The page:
Miss Prinsella Primm of Culdesac County, California, will be guest-blogging for Miss Tanya Hanson for the foreseeable future. As a lifestyle editor for the Culdesac County Current, (how she does love the alliteration!), Miss Primm will be presenting charming interviews of heroes and heroines, lawmen and outlaws, ranchers and horsemen, cowpokes and country girls.
Her first subject is outlaw Jack Ransom. (hubba hubba)
September 16, 1880
Miss Primm, primly: Mr. Ransom, although I do detect a glint of naughtiness in your eyes, I also sense a good heart beneath the bulging muscles of your chest. So how is it you sank so low as to become a notorious outlaw?
Jack, fingering his pocket for his flask: How is it, Miss Primm, you rose up to become a newspaperwoman?
Miss Primm, more primly: My dear Mr. Ransom, journalism is not naughty word. It is a most honorable profession. Unlike yours. And this interview is about you, not me. So for our readers’ sake, how did your career path as an outlaw come about?
Jack, eyes downcast: When my gram-maw died, I lost my direction. She raised me up, and with her gone, I discovered I was good at something bad: stealing horses.
Miss Primm, shuddering: Goodness gracious, I believe your grandmother must be looking down in horror at your disgraceful behavior.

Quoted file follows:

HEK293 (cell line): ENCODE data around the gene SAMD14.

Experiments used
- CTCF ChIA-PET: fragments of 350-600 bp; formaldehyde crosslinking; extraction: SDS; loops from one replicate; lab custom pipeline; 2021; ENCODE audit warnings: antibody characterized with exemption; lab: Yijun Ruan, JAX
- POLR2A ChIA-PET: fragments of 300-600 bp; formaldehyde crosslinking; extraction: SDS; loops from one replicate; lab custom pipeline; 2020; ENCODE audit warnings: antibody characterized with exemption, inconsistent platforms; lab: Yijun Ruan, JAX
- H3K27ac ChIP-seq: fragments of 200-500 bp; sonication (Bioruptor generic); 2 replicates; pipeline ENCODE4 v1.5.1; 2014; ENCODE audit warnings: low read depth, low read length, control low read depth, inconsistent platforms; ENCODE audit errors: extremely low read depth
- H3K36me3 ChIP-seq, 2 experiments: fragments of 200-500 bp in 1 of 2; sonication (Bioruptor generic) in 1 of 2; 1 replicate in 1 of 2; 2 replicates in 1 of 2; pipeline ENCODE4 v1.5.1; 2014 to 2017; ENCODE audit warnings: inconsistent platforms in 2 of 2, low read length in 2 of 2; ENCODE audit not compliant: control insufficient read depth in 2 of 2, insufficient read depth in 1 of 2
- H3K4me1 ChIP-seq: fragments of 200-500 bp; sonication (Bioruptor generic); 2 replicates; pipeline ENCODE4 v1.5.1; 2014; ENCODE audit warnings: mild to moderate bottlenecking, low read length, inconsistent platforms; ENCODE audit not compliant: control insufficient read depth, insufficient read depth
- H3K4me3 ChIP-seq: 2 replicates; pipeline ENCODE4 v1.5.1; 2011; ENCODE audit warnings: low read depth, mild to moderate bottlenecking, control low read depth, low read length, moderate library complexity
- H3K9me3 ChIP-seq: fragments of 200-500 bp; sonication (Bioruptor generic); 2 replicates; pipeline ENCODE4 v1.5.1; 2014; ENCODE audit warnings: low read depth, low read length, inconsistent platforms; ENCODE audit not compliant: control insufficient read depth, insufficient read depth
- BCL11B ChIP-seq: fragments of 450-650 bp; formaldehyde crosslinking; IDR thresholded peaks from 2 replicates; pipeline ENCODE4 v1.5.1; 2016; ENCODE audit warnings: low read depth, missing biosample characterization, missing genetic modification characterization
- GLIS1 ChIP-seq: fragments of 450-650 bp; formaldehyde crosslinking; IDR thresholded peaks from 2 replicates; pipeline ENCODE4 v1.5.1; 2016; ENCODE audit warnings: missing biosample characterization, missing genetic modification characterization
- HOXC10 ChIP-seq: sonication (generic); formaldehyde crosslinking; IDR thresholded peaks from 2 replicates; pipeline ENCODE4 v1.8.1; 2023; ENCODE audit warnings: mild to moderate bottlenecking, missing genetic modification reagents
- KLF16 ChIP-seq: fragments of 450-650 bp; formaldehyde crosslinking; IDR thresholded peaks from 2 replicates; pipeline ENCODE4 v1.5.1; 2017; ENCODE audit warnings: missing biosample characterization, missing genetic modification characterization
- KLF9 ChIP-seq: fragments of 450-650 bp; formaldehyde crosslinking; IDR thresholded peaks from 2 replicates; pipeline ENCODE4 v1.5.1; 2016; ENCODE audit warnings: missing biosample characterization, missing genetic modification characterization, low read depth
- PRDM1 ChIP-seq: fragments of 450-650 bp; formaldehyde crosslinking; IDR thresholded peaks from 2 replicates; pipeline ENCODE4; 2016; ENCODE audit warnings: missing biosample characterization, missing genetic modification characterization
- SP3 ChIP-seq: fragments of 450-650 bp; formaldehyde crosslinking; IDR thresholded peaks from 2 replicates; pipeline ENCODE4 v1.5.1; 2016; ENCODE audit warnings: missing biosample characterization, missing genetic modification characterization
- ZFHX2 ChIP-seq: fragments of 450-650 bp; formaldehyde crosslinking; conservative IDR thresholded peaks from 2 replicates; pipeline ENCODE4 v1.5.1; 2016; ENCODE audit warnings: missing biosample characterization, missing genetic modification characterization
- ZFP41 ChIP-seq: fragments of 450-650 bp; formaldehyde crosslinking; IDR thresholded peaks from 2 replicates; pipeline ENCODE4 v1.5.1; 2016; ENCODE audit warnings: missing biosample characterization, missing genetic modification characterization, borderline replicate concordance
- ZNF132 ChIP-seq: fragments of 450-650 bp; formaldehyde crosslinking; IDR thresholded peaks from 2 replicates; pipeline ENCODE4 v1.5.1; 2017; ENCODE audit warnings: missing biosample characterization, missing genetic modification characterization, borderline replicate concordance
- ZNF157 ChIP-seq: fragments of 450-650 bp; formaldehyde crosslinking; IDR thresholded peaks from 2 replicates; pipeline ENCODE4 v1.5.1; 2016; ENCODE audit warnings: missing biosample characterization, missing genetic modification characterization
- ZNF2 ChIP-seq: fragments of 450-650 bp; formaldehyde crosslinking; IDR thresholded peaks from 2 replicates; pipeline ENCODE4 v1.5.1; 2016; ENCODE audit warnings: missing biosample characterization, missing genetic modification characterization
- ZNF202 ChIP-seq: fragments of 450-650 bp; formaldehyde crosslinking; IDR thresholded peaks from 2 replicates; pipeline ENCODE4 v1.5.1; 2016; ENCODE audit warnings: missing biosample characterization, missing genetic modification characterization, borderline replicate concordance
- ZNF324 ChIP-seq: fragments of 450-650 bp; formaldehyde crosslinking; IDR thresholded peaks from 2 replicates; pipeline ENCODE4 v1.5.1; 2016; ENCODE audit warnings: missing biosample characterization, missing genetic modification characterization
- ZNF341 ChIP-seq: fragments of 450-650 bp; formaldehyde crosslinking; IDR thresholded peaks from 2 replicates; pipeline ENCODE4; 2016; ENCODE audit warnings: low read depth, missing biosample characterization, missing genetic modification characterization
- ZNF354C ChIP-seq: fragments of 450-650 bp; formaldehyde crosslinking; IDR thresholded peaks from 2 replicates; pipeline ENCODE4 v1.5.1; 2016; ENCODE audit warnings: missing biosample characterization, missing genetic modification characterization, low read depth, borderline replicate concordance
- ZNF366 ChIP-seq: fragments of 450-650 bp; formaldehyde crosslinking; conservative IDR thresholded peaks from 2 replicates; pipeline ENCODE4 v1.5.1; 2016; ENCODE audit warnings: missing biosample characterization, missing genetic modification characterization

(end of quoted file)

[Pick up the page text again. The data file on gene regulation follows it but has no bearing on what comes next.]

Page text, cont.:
Jack, cheeks that bear three days-stubble turning red: I reckon you’re correct, ma’am. I loved her so. That’s why I decided to mend my evil ways and honor one of her deathbed requests. Jacky, learn to read.
Miss Primm, holding up two fingers. Would you mind sharing the other?
Jack, forehead wrinkling like a piece of paper: Share what, ma’am? A book? I got either the Good Book or some Walt Whitman. I find I admire poetry.
Miss Primm, lips pursed: No. Not books. The other request.
Jack, redder yet: Oh, that. To live a righteous life. As you see, that trail never got blazed.
Miss Primm, glaring with disapproval: Who coached you in this dreadful life-altering decision?
Jack, with a wicked yet disarming grin: That would be Ahab Perkins, leader of the pack. We met up at approximately age thirteen. No folks, no home. No nothing. So we picked up a few more hooligans along the way. Truth is, our gang got along so good for a time we might have been a Boy Scout troop.
Miss Primm, peering over her spectacles: Try again, Mr. Ransom. Boy Scouting won’t originate for twenty years. Besides, horse stealing would be anathema to the Scout slogan Do a Good Turn Daily.
Jack, his whiskey-colored eyes widening: Mighty big word there, ma’am.
Miss Primm, wearing a schoolmarm frown: Why, I thought you had honored that deathbed vow and learned to read.
Jack, eyelids lowering like they might do when he slept: Did so. Hiring a tutor is how I met my Eliza. She’s the schoolteacher in Pleasure Stakes, Texas.
Miss Primm, somewhat jealous: Your Eliza?
Jack, proud as punch: Yep. My lady love, Y’all will be reading her interview next month. She’s quite a gal, my Eliza. You see, she had no notion whatsoever it was me who thieved her granny’s horses last Thanksgiving night... For that matter, neither did I.
Miss Primm, profoundly jealous, disheartened and ready to close out the interview: Well, I hope you did all your homework for your schoolmarm.
Jack, triumphant: That I did, ma’am. Eliza and me, we’ll have a good life with me gone all reformed. Miss Primm, I surely do thank you for your time today.
He leans across her battered desk and kisses her soft spinster cheek. Her face flames in pure delight as he saunters out of the Current office, his backside swaying over his boot heels in just the right way.
|Available November 26, 2012, The Wild Rose Press|